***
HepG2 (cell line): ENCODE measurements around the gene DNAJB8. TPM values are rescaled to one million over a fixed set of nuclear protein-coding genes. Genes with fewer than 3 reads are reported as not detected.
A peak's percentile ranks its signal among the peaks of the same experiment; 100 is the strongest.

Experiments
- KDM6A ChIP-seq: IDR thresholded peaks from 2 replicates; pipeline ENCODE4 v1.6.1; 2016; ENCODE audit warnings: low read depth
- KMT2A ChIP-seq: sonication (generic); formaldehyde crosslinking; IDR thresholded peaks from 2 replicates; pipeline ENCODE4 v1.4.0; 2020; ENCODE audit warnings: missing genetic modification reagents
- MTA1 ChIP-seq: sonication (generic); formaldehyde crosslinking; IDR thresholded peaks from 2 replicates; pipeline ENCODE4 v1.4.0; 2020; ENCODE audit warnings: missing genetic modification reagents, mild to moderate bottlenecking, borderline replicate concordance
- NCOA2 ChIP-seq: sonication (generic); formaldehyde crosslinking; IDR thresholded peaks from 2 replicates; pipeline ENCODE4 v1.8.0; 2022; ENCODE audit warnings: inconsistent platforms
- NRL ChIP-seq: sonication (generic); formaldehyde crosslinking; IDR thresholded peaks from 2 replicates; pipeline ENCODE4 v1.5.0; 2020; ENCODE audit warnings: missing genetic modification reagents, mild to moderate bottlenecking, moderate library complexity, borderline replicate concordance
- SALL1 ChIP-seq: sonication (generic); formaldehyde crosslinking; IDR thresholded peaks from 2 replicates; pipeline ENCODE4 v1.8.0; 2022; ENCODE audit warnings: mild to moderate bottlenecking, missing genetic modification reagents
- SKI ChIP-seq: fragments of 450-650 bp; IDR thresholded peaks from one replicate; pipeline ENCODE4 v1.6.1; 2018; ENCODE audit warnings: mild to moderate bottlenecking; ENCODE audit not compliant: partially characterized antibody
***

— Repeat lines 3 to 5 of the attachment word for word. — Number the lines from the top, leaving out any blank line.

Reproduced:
Experiments
- KDM6A ChIP-seq: IDR thresholded peaks from 2 replicates; pipeline ENCODE4 v1.6.1; 2016; ENCODE audit warnings: low read depth
- KMT2A ChIP-seq: sonication (generic); formaldehyde crosslinking; IDR thresholded peaks from 2 replicates; pipeline ENCODE4 v1.4.0; 2020; ENCODE audit warnings: missing genetic modification reagents